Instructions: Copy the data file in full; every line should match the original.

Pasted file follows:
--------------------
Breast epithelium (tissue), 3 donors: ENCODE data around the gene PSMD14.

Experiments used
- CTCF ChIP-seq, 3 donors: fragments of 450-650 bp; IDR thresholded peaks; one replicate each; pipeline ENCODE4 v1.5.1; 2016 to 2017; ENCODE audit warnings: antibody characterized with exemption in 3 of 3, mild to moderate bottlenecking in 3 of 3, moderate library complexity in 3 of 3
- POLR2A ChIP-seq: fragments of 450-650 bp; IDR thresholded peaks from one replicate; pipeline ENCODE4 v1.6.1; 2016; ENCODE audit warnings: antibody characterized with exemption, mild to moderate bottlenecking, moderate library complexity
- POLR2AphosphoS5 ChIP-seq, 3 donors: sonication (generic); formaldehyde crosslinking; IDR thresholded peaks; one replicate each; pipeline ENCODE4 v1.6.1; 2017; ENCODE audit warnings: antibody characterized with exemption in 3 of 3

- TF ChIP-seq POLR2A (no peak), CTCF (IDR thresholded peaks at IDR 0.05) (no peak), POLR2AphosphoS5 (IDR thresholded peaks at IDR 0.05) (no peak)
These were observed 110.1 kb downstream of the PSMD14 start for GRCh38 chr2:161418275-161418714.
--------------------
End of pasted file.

Breast epithelium (tissue), 3 donors: ENCODE data around the gene PSMD14.

Experiments used
- CTCF ChIP-seq, 3 donors: fragments of 450-650 bp; IDR thresholded peaks; one replicate each; pipeline ENCODE4 v1.5.1; 2016 to 2017; ENCODE audit warnings: antibody characterized with exemption in 3 of 3, mild to moderate bottlenecking in 3 of 3, moderate library complexity in 3 of 3
- POLR2A ChIP-seq: fragments of 450-650 bp; IDR thresholded peaks from one replicate; pipeline ENCODE4 v1.6.1; 2016; ENCODE audit warnings: antibody characterized with exemption, mild to moderate bottlenecking, moderate library complexity
- POLR2AphosphoS5 ChIP-seq, 3 donors: sonication (generic); formaldehyde crosslinking; IDR thresholded peaks; one replicate each; pipeline ENCODE4 v1.6.1; 2017; ENCODE audit warnings: antibody characterized with exemption in 3 of 3

- TF ChIP-seq POLR2A (no peak), CTCF (IDR thresholded peaks at IDR 0.05) (no peak), POLR2AphosphoS5 (IDR thresholded peaks at IDR 0.05) (no peak)
These were observed 110.1 kb downstream of the PSMD14 start for GRCh38 chr2:161418275-161418714.